Imagine the aftermath of an elementary school lunchtime. Half-eaten pizza slices, bowls of chili, orange segments, and leftover yogurts.
What if all that uneaten lunchroom food could be turned into … energy?
That’s exactly what happens each month at our elementary school in Park City, Utah. Each month, our school of 550+ kids prevents an average of 2,500+ pounds of food waste from ending up in a landfill.
Each day, our custodial staff wheels in a green bin alongside our trash cans, lined with a compostable bag. Students dump any leftover food in the compost bin, and it gets wheeled back outside after lunchtime to avoid smells. Once a week the compost gets picked up by a local recycling company and goes to a facility that processes food scraps into sustainable resources like biogas and bio-based fertilizer.
In just a few months, our school composting program has conserved 3.76 metric tons of CO2, the equivalent of 425 gallons of gas consumed, over 9,200 miles driven, and over 4,000 pounds of coal burned.
And just as impressive as those stats is the impact it’s had on our school and our community.
The program has created leadership opportunities for our students and educated them about combating the overheating of our planet through reducing food waste.
It’s led to home-composting converts as kids come home from school and tell their parents about it. And it has created a ripple effect in our local community – from a new sneaker recycling program to acquiring a rain barrel, from eliminating single-use plastic water bottles from school events to offering a pumpkin composting program after Halloween.
That’s how change happens – little by little, community by community.
Our school composting program started with parents like myself asking questions about how our school could be more sustainable. Beyond recycling and encouraging reusables, how could we make a real impact?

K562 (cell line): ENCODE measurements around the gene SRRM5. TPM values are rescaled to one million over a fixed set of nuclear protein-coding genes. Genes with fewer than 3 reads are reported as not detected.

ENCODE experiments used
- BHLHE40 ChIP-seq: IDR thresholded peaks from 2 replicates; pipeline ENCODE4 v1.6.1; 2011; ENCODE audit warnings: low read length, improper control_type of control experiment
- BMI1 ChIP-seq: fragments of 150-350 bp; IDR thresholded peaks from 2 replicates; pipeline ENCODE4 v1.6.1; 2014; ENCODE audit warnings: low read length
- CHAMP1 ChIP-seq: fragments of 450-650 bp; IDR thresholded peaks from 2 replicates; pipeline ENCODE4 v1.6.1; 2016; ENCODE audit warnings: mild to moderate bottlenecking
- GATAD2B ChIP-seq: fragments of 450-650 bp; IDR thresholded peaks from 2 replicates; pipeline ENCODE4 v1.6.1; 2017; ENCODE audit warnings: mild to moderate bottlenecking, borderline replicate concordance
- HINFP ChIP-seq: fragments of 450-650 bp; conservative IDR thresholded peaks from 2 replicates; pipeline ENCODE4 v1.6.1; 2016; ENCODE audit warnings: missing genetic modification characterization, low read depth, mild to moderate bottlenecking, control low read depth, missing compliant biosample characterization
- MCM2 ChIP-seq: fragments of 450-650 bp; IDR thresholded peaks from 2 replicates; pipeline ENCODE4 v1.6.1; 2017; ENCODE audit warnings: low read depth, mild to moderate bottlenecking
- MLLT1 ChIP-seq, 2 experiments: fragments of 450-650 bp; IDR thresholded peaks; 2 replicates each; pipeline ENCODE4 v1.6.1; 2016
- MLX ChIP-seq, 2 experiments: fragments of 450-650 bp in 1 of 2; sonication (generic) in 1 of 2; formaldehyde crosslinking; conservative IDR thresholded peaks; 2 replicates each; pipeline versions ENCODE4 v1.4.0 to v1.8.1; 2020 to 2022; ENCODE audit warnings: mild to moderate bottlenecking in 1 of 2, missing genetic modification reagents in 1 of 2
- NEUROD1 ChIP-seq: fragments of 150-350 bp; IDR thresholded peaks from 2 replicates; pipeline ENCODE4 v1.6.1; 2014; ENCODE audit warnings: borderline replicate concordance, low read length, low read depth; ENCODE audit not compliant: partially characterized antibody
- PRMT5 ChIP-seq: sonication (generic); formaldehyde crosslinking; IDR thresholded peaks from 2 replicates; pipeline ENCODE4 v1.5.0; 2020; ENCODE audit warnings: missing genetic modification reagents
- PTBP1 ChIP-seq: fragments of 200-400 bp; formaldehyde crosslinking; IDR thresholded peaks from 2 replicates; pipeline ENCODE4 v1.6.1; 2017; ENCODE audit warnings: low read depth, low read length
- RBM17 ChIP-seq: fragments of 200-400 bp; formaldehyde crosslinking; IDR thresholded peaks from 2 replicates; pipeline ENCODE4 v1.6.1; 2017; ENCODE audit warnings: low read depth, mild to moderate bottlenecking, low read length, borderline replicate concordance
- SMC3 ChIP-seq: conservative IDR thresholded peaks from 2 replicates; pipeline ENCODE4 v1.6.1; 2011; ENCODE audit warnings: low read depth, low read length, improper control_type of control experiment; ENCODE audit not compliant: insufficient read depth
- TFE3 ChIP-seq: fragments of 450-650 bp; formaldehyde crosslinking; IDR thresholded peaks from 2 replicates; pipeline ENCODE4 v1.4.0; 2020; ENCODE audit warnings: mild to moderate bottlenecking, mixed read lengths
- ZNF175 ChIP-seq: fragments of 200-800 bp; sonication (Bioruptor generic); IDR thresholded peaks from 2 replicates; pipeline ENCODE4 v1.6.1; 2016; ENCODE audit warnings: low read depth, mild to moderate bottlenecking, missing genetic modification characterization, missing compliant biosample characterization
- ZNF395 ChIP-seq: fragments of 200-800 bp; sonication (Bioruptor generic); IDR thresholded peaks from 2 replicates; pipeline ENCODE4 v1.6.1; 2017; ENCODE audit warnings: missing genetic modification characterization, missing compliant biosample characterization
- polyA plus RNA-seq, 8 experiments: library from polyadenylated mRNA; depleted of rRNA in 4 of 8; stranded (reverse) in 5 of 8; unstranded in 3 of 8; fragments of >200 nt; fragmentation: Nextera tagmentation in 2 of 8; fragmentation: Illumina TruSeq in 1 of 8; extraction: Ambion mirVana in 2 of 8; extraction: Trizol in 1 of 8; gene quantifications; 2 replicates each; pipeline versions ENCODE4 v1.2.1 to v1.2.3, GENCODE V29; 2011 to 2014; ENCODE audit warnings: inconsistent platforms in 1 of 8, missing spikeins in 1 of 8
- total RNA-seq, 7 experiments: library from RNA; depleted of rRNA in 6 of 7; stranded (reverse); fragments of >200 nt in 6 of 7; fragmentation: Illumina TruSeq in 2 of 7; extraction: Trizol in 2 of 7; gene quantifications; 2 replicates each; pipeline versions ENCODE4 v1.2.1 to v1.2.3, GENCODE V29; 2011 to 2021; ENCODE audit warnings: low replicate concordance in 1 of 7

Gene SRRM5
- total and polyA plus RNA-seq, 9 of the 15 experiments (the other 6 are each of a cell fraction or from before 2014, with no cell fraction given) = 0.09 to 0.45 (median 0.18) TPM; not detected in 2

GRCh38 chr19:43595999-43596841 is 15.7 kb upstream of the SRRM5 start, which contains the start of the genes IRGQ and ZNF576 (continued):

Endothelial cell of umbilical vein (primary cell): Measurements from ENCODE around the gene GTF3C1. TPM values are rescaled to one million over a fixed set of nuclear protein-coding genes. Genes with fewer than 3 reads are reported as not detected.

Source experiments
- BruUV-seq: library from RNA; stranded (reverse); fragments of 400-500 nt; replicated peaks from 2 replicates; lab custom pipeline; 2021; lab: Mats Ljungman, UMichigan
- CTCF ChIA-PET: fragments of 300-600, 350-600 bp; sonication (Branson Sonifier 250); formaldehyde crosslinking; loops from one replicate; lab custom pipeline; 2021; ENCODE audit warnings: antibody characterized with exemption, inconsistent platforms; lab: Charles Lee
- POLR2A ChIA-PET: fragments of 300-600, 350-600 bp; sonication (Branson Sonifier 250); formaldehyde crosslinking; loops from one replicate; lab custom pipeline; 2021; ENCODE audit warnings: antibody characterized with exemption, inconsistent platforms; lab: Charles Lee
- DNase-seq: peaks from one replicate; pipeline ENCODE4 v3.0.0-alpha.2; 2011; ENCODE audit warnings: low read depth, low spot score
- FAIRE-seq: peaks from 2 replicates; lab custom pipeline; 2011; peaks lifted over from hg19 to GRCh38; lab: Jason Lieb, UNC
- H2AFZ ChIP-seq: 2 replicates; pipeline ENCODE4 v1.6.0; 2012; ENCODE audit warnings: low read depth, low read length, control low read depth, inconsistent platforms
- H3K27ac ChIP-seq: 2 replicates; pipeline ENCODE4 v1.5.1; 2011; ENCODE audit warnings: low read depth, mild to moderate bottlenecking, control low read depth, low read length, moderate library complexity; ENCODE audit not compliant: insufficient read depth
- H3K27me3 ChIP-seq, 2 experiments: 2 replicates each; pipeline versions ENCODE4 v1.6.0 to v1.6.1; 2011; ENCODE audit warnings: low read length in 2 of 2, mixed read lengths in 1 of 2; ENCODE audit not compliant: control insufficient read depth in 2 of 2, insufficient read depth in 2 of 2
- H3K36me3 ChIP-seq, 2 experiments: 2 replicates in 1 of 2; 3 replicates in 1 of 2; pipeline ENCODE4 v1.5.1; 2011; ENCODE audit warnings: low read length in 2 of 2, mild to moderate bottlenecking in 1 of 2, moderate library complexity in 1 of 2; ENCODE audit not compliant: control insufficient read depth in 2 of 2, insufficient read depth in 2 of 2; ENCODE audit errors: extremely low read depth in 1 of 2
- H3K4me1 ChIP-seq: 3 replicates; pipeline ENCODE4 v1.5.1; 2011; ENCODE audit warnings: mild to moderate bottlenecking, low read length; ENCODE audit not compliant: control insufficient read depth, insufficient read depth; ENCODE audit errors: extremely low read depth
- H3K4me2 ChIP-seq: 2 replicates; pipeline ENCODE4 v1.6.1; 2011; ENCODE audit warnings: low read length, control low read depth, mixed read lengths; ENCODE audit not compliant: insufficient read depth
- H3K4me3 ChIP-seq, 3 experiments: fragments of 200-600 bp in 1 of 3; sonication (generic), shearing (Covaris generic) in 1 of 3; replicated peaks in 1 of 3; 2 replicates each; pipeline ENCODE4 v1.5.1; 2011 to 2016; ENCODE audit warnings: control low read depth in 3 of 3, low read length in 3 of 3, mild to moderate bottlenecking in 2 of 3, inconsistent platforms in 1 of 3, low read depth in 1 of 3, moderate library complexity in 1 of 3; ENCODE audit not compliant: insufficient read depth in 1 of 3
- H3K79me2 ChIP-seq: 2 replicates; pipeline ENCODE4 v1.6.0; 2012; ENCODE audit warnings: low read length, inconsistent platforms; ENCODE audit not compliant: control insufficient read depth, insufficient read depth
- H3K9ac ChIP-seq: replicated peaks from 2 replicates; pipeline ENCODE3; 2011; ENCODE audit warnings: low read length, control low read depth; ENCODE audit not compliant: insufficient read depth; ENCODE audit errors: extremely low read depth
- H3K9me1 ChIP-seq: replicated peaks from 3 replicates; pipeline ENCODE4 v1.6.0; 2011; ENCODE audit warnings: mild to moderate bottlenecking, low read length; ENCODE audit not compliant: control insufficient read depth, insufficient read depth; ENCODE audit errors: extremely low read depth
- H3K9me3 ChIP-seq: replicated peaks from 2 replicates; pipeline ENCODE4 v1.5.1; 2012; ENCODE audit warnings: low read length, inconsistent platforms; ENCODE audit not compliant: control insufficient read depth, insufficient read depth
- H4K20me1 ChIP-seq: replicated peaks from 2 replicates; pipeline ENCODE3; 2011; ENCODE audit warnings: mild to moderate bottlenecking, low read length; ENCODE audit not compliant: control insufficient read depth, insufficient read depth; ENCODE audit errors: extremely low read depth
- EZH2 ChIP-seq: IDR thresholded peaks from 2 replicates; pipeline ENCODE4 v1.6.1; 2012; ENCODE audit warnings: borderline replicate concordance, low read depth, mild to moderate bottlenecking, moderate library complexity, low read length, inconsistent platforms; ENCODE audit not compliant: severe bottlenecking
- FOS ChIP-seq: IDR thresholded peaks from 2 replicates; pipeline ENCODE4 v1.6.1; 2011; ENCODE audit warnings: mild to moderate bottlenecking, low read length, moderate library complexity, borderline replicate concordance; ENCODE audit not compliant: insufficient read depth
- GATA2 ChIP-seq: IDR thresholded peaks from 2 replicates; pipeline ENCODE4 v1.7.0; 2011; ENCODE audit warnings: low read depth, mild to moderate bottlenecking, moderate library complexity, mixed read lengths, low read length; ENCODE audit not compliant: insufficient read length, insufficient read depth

A lot of people don’t know that food waste is one of the largest drivers of climate change. So reducing food waste can have a big impact. It’s not political, not controversial, and it’s relatively straightforward.
Here’s how we got our program off the ground:
We partnered with local nonprofits and companies
When I heard another school in our community was doing lunchtime composting, I reached out to a local nonprofit, EATS, which was behind the program. They helped us get the program off the ground and coordinated with the local food rescue pickup organization. We also reached out to a home composting program, Spoil to Soil, and secured a discount for families who might want to compost at home.
We got buy-in from the school leadership
When we had a good plan in place, we met with our school principal and assured him that the program would be additive and not disruptive. He appointed a teacher liaison who was passionate about our mission (key!), and he invited us to attend the teacher staff meeting to present the plan.
We educated the kids – and the parents
Our teacher liaison spoke about the program during morning announcements. We made a video and did presentations to explain why we were composting and teach them what could and couldn’t be composted. We included informational material in our PTO newsletter for parents.
We got help from other parents
We invited parent volunteers to help oversee the school composting program, which gave them an opportunity to see their kids during lunch. One parent volunteer offered to take all of the unopened food to the local community foundation for those in need each week.
We created a leadership opportunity for students
We used our school composting program to kick off a “Go Green Team” at our school and empowered students to wear green lanyards and help other students sort their food waste. We hosted a celebration for the Green Team members with over 100 kids joining us.
Our school composting program has been a real source of pride for our school and our community and has given kids who face an uncertain future a sense of empowerment.
Thanks to the success of that first school that started composting – and now the model of ours – we’ve spread composting to nearly every school in our district.
Never doubt the impact a community can have – pizza slice by pizza slice.
Have questions on how to kick off your own school composting program? Feel free to reach out to us at email@example.com.
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